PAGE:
was in it.   But the car came home in one piece and it ran well, so that’s what really matters.  It’s only our second race with these guys, so to come from the back was nice.”


Les Hinckley led the first 93 laps of the Lee race, but finished fifth.  His #06 car’s last minute slide back through the top five was because of a problem with his power steering system.

“I saw the starter signal 10 to go and going down the backstretch, I turned the wheel and got a power blast of fluid,” said Hinckley.  “I didn’t know what it was initially, but when the power steering went out, I had a pretty good idea what it was.
Kuhn, Hinckley, Grigas, Savary, Seuss and More

Richard Savary was only making his second-ever True Value Modified Racing Series start at Lee, but that didn’t stop him from notching a solid runner-up finish in the 100-lap feature.

Keeping a cool head and stayed out of trouble was the key to Savary’s good finish.

“I just tried to stay out of trouble and tried to pace myself,” said Savary.  “I tried t wait until the race unfolded t do anything.  I thought that we had a really good towards the end and they put me to the back for some reason, I don’t even know why, and that made our plan harder.

“I think that if our plan went through, we would have had a shot at the win.  With 25 to go, I went to the back for a wreck that wasn’t my fault just because they said that I

Hinckley's #06 Modified  (51 Photo)
“I was just trying to hold on.  When a steering rack loses fluid like that, they start doing crazy things like jerking and turning back and forth on you.  I was just trying to hold my position and obviously, I was slowing down.  When they got up besides me, I knew that there are more important things than wrecking racecars doing stupid shit.  I did the best that I could with what I had.”

It’s hard to play the game of “What If”, but Hinckley thinks that he would have probably had his second victory of the season if his power steering had lasted until the finish.

“With 10 to go, I didn’t know who it was behind me,” said Hinckley.  “I thought that it was Jimmy Kuhn, but it ended
Richard Savary's #21  (51 Photo)
up being Tony Ricci.  I knew that he was better than me, but I didn’t think that he could get around me before the end.  I just rode around for most of the race and only went as hard as I needed to.  I think that we had them covered for the last 10 after leading the rest of the way, but it just wasn’t meant to be.”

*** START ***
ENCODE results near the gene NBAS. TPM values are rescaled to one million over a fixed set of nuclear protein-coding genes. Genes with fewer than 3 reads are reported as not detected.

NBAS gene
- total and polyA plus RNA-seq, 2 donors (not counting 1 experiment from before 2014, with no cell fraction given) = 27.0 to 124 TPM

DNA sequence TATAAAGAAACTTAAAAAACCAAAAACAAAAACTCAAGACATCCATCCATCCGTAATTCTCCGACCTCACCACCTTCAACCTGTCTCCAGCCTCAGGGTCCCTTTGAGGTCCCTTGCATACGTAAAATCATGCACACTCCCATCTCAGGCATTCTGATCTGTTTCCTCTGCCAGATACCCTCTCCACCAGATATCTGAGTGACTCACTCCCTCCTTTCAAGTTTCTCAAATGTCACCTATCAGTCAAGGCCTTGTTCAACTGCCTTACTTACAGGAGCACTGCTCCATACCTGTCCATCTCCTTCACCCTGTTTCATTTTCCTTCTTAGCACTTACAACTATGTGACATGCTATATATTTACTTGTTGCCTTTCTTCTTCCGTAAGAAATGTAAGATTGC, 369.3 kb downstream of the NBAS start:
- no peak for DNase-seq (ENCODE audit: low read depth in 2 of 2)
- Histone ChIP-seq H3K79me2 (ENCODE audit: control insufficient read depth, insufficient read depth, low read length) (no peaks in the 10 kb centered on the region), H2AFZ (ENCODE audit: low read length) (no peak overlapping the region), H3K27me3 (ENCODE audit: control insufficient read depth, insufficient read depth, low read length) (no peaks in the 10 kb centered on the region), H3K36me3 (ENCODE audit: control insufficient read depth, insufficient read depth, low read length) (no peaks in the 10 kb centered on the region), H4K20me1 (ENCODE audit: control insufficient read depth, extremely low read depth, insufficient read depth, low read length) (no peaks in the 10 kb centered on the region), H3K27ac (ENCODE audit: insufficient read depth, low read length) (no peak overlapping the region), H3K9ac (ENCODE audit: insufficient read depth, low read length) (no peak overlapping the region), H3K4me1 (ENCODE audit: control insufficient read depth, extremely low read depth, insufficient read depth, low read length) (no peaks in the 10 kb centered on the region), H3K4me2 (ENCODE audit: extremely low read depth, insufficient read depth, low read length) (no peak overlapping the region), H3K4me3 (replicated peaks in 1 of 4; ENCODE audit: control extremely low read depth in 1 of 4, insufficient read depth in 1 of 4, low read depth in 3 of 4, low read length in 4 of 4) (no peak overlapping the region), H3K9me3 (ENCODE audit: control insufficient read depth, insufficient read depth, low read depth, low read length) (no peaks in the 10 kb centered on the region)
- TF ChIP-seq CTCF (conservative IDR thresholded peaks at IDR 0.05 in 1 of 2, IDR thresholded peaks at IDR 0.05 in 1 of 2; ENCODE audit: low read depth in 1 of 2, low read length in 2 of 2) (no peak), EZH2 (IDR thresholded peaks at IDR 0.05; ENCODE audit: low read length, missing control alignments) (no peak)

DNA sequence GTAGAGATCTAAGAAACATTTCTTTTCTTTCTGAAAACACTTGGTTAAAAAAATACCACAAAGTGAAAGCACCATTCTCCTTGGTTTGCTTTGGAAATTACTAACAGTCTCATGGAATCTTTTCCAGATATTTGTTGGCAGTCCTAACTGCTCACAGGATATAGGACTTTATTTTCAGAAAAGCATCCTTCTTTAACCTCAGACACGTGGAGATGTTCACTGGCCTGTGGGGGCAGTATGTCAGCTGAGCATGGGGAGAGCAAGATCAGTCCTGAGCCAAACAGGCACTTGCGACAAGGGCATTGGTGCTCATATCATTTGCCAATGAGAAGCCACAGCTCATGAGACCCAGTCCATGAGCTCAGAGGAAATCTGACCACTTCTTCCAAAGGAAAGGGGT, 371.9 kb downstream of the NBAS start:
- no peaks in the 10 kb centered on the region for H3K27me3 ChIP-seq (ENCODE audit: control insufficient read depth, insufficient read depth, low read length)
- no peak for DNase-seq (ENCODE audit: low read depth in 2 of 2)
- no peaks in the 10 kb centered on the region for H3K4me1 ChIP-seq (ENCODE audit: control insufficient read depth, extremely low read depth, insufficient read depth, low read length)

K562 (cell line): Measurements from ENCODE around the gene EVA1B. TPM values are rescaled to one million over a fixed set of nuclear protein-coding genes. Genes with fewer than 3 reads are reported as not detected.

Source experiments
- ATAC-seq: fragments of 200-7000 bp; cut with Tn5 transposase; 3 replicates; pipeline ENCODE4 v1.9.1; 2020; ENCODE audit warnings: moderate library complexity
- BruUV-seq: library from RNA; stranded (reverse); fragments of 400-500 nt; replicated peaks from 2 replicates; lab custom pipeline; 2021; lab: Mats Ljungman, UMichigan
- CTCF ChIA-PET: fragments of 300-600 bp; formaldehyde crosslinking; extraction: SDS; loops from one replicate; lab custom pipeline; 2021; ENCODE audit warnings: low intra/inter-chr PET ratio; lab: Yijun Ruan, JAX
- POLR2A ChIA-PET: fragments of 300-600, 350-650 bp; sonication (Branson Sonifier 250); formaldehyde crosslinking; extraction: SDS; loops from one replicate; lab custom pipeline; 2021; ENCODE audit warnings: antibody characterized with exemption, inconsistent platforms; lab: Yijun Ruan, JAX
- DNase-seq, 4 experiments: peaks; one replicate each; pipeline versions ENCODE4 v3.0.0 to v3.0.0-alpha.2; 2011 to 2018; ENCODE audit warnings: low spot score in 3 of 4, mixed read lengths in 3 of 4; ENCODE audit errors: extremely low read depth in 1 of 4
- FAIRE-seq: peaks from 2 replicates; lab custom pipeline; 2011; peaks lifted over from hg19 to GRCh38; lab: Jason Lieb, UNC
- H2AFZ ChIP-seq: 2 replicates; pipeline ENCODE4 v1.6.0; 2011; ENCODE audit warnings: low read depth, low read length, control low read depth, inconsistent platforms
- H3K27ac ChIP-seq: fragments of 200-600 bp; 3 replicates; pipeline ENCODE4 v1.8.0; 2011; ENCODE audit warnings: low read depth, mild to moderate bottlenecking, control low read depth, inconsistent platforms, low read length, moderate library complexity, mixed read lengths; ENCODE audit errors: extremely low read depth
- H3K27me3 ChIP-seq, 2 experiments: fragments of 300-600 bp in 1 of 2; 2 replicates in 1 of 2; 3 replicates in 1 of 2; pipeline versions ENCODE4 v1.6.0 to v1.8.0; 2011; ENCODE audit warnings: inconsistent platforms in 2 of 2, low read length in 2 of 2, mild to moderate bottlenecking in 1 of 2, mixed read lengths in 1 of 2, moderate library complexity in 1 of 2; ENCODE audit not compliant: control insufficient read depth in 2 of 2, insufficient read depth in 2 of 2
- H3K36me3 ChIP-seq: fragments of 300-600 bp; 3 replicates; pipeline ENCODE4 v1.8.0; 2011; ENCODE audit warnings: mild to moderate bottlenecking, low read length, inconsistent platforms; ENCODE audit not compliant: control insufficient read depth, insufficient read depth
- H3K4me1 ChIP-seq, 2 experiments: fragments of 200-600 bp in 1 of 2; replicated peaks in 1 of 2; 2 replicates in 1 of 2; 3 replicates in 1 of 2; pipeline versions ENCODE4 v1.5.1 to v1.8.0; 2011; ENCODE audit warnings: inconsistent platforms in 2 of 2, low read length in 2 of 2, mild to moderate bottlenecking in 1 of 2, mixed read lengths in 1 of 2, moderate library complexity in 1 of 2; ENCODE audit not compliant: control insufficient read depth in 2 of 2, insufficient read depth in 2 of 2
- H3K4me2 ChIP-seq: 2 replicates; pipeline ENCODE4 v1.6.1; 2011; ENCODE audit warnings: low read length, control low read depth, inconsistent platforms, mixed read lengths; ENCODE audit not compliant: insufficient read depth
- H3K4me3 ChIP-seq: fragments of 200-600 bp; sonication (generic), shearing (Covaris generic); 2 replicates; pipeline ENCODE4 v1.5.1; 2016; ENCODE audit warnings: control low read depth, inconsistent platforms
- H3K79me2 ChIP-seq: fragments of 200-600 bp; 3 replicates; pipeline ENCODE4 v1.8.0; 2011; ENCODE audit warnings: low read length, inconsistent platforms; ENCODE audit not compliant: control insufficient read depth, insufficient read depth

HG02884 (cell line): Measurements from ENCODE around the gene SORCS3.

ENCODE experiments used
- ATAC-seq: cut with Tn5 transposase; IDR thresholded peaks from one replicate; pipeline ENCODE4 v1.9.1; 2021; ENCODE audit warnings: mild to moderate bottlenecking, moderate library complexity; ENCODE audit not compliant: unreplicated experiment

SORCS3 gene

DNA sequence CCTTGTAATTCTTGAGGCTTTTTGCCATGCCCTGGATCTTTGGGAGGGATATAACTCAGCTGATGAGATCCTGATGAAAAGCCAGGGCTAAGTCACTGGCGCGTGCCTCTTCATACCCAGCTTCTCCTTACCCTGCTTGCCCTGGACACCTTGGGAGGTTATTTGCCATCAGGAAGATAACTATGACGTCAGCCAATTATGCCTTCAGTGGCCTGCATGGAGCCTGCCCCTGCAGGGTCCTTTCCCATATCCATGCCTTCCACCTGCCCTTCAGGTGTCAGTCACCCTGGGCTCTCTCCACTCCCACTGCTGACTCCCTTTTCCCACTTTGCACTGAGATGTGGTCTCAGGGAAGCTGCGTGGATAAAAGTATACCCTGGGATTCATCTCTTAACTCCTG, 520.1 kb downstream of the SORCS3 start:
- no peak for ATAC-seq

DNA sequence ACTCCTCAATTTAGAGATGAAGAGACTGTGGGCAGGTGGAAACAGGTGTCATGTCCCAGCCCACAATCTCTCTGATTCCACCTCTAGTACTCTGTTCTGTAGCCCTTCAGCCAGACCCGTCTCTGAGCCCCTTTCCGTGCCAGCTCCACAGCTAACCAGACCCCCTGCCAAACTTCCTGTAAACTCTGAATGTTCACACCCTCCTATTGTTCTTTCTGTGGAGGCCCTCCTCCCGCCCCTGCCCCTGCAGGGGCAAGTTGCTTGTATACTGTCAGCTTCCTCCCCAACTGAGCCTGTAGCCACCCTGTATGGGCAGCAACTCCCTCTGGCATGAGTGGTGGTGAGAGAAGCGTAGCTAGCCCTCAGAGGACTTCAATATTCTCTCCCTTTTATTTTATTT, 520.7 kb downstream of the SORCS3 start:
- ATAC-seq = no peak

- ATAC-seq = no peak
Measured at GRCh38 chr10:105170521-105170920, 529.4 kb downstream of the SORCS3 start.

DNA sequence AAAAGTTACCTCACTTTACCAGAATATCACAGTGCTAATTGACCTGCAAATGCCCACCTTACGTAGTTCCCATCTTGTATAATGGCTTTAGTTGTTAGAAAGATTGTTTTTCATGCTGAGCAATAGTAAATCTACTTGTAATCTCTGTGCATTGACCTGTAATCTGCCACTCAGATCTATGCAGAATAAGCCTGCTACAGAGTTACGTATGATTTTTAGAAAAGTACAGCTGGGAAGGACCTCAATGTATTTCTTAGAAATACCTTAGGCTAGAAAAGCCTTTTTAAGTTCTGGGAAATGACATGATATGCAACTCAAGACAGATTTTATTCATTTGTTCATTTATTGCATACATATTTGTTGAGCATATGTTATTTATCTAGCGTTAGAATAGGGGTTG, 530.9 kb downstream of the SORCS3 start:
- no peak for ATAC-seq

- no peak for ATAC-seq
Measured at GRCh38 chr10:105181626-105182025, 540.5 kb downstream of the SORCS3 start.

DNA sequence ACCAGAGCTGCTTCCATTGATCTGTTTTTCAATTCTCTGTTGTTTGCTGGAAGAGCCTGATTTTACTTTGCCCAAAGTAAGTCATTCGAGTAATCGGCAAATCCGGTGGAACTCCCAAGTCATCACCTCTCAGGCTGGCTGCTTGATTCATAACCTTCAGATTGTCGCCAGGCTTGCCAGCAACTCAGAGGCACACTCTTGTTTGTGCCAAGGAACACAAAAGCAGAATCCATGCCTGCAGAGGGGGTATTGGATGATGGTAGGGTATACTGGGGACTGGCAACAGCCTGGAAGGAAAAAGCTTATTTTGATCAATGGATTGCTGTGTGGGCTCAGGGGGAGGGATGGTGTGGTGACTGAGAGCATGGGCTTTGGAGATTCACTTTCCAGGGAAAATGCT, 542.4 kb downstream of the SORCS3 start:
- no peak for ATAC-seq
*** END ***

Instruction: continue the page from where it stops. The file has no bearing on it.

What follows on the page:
Another face in the top five was Jon McKennedy.
“We got a fourth,” said McKennedy.  “It was just way too loose at the beginning.  We tried riding around, but had nothing left at the end.  But we’ll take it.”

McKennedy had the opportunity to race close to home at Lee.  He grew up just south of the New Hampshire border in Chelmsford, Massachusetts and raced at the track regularly just a few seasons ago.

“Two years ago, I ran a Supermodified here weekly,” said McKennedy.  “That helped a little.  But I said before this race started that whoever had the most bite tonight would win.  This track is tricky.  When you get
Jimmy Kuhn's #72.  (Jamie Williams Photo)
loose, you get loose down the whole straightaway.  You’ve got to be hooked up for a good run.

“We’ve got a lot of fans up here, so that’s cool.  Fourth is cool.  I would have liked to have won, but you can’t win them all.”


A second-place finish for Jimmy Kuhn moved him into a tie with two-time defending TVMRS champion for second in the current standings.
Jon McKennedy's #40.  (Jamie Williams Photo)
“We’ll take that,” said Kuhn.  “It was a good points night for us.  It loosened up a little bit too much at the end for us.  We should have made a couple of adjustments, but it was a good learning experience for the next time that we come back here.  We’ll be back next Tuesday and are starting fifth in that race, so hopefully we’ll have a good run there.’

In his career, Kuhn has logged many laps at Lee in cars ranging from a Modified to a Pro Stock.

“We’ve run here for years and it’s been a good night for us,” said Kuhn.  “It was a good race.  It was probably a faster pace than I wanted it to run.  If I had gone easier